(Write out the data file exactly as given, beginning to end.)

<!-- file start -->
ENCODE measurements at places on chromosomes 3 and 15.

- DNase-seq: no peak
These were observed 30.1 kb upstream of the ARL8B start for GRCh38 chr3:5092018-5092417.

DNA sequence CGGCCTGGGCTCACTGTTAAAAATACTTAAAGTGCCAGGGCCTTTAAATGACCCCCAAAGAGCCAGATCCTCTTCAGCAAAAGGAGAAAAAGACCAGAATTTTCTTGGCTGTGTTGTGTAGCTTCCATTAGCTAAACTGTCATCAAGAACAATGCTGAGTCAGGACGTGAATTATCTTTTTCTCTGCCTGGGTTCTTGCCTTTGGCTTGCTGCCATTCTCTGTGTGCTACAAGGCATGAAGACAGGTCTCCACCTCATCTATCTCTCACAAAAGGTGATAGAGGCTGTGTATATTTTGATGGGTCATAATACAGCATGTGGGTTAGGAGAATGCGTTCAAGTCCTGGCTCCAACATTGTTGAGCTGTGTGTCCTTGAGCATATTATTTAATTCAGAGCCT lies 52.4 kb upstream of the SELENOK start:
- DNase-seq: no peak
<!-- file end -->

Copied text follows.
ENCODE measurements at places on chromosomes 3 and 15.

- DNase-seq: no peak
These were observed 30.1 kb upstream of the ARL8B start for GRCh38 chr3:5092018-5092417.

DNA sequence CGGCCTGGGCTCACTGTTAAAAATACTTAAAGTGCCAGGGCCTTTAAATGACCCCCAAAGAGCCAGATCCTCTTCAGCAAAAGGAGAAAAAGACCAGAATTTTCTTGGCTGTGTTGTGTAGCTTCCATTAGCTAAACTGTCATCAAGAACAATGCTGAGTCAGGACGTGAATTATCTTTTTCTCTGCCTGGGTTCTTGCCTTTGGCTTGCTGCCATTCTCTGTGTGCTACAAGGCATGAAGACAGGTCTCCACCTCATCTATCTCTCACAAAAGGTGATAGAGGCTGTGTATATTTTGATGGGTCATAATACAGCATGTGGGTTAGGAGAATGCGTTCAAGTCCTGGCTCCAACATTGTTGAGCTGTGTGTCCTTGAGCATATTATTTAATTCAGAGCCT lies 52.4 kb upstream of the SELENOK start:
- DNase-seq: no peak